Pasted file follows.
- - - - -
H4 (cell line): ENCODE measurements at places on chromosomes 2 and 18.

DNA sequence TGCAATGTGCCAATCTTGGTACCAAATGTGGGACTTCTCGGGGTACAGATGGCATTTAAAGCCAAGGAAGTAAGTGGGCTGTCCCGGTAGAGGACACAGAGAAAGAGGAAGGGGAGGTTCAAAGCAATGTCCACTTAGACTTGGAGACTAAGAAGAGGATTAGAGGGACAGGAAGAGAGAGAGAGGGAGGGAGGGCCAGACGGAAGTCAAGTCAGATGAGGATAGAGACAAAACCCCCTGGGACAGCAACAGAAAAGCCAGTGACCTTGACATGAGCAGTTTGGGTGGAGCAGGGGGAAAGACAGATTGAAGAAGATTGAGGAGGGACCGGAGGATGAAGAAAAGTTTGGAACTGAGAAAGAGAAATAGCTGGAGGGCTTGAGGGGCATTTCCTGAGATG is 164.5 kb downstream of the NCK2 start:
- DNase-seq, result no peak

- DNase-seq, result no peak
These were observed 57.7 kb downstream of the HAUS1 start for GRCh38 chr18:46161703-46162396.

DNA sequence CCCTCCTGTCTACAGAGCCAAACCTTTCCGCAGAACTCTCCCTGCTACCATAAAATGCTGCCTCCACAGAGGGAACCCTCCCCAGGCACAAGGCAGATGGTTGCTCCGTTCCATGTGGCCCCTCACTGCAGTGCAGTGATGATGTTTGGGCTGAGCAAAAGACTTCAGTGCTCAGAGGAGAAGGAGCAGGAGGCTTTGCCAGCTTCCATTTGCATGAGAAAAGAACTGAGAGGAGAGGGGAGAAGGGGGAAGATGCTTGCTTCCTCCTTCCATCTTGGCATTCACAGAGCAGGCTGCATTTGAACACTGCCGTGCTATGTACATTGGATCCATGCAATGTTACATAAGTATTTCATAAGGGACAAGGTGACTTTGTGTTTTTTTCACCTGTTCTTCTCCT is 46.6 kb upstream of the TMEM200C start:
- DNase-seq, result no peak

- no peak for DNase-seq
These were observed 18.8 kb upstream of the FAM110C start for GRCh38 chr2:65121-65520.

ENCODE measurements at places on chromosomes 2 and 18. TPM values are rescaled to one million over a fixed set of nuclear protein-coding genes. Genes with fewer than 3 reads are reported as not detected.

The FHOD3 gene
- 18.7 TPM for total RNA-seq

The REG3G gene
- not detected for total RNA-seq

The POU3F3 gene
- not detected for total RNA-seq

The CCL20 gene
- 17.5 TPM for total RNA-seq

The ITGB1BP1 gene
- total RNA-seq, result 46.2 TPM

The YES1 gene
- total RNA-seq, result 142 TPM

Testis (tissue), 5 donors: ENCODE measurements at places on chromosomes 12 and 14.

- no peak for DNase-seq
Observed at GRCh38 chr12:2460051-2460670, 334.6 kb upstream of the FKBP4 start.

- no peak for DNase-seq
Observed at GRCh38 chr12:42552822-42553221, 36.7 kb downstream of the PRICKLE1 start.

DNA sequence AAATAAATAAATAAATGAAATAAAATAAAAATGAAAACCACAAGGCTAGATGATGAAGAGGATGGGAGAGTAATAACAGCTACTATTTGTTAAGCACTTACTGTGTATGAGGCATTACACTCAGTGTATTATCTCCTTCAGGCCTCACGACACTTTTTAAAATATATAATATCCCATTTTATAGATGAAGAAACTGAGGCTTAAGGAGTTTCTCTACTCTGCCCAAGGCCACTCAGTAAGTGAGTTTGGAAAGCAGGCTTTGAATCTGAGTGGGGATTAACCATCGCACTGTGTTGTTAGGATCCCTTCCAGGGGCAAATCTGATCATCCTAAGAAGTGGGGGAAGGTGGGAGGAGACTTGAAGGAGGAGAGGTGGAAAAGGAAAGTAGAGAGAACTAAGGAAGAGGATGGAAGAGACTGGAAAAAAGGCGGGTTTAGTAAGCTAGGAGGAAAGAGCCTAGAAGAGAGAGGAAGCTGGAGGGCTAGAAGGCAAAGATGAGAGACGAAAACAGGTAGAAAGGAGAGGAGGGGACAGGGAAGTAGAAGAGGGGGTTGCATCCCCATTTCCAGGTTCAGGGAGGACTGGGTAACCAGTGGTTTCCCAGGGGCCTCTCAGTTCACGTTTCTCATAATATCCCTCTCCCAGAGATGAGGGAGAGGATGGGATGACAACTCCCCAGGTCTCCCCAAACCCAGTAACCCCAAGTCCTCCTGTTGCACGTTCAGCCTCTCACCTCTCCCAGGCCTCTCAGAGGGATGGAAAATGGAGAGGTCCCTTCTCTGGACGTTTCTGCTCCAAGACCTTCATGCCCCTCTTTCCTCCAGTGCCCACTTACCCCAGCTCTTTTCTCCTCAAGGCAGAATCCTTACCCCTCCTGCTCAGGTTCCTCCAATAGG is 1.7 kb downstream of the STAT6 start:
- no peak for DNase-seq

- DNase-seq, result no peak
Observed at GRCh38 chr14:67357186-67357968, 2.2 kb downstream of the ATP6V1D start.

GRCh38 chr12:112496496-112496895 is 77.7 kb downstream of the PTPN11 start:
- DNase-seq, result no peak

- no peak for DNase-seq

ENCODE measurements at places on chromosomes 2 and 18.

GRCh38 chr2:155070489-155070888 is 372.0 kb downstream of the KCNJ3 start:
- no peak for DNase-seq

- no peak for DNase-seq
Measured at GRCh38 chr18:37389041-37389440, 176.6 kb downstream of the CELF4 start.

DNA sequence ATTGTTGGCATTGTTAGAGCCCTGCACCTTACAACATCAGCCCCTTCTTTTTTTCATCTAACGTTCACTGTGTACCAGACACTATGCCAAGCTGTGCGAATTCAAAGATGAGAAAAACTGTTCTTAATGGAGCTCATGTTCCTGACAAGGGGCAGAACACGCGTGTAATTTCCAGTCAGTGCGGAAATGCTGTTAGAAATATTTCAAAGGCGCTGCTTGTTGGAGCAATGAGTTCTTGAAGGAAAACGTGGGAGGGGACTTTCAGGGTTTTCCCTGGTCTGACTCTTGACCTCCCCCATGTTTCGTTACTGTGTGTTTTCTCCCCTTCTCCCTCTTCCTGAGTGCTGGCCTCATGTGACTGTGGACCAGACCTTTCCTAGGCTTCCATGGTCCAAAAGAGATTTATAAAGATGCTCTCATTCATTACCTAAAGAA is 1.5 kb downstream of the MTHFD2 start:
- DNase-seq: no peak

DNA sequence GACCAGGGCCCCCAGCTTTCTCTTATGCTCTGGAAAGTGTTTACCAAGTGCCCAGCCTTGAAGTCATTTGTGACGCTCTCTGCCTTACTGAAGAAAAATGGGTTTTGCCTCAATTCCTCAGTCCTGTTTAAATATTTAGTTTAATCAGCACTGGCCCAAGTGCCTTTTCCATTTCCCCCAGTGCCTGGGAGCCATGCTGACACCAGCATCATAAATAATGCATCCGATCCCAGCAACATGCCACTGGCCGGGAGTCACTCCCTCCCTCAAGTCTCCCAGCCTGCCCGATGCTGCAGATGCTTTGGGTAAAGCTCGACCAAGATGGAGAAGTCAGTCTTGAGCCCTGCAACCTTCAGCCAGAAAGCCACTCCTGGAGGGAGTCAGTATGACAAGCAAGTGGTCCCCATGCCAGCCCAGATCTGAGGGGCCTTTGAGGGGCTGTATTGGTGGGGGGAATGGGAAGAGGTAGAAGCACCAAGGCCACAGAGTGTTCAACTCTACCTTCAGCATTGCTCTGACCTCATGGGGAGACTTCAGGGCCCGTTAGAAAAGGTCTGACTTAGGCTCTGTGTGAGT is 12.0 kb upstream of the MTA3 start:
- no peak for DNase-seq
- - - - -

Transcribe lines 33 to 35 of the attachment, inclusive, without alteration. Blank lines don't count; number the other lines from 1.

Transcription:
- DNase-seq, result no peak

- no peak for DNase-seq

ENCODE measurements at places on chromosomes 2 and 18.